Scientific researchers have determined that Harbour Seals can learn to change their voice to make them sound bigger, and that the behaviour is not a result of their anatomy.
Bigger animals usually have deeper (lower pitched) voices than smaller animals, but the Harbour Seal (Phoca vitulina) seems to be different. The Harbour Seal seems to be able to learn to change its voice.
The Harbour Seal, a marine (saltwater) mammal in the Phocidae family of seals is a pinniped (fin-footed, semi-aquatic mammal such as a seal, sea lion, and walrus) found in the Northern Hemisphere. It is found in the Atlantic Ocean, Pacific Ocean, Baltic Sea, and the North Sea.
Researchers at the Max Planck Institute for Psycholinguistics in Nijmegen, the Netherlands, studied the sound of Harbour Seals. A previous study in November 2021, published in thePhilosophical Transactions of the Royal Society B, showed that pinnipeds can learn new sounds that they hear, so this Max Planck Institute research wanted to study the sounds that the Harbour Seal makes.
They studied 68 seal pups under 12 months of age at the Sealcentre Pieterburen in the Netherlands. They studied the vocal chords and seal sounds against their pitch and body size.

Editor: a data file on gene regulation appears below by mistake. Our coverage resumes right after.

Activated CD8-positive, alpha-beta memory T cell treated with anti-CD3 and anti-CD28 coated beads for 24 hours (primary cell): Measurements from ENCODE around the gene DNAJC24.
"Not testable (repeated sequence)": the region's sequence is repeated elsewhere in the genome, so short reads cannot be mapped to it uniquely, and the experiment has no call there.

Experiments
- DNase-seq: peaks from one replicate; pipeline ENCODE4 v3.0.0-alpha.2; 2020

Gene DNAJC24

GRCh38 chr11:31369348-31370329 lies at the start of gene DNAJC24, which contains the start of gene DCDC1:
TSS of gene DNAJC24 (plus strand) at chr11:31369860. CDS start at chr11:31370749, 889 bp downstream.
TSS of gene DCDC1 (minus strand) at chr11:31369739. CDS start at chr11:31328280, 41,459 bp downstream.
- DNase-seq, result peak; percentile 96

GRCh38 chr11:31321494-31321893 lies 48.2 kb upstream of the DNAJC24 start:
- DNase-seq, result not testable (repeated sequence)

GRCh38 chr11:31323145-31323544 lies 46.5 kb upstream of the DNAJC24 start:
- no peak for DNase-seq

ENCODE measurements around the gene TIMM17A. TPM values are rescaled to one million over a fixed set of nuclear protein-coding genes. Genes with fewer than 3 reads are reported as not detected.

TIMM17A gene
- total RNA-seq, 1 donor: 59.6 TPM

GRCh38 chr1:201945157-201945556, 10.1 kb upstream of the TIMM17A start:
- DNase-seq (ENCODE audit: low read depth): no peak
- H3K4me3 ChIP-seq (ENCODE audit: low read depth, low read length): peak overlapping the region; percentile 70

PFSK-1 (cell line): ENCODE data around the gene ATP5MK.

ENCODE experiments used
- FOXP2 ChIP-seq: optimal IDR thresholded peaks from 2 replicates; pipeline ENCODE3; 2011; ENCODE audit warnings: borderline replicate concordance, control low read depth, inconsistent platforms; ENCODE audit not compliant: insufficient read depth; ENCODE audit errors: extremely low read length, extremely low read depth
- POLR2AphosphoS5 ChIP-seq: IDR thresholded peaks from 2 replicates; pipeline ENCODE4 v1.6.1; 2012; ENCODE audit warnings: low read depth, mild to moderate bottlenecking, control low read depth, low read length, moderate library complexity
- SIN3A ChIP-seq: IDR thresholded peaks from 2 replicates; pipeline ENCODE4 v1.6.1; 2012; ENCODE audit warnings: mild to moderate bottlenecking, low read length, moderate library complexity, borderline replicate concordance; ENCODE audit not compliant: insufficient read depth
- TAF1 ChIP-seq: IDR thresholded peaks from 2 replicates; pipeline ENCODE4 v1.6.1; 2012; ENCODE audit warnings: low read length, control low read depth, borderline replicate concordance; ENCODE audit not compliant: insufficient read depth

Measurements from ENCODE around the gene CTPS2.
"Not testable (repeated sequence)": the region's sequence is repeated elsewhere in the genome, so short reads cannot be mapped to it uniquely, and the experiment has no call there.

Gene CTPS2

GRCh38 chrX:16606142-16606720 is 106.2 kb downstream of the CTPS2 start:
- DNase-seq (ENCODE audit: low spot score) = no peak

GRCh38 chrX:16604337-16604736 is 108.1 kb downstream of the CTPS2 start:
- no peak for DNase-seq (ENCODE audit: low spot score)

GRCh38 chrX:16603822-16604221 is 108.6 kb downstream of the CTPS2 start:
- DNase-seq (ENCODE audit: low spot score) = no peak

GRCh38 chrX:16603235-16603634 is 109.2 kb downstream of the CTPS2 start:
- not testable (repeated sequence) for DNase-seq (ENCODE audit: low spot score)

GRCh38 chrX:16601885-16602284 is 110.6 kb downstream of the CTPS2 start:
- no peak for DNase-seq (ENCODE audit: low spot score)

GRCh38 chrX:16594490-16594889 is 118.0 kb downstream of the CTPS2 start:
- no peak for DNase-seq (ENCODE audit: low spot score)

The researchers at the Max Planck Institute found that Harbour Seals deliberately move between low and high pitched sounds, which is learned behaviour.
Researcher Koen de Reus said that there was no anatomical structure that affected the vocal range of the seals, especially to modify their sounds. ‘Seals with as much as five kilograms difference in body weight produced similar sounding calls,’ he said. Hence, the researchers determined that the range of vocal sounds is learned. The researchers published their findings in the Journal of Experimental Biology; DIO:10.1242/jeb.243766.
The ability to learn, modify, and imitate new sounds is relatively rare, and found only in humans, elephants, bats, seals, whales, and some birds, said Koen de Reus. ‘The more we discover about animals’ vocal abilities, the better we can understand the evolution of human speech,’ he said. ‘It’s also another reason why it’s so important to protect wildlife.’
Photographer: Martina Nicolls
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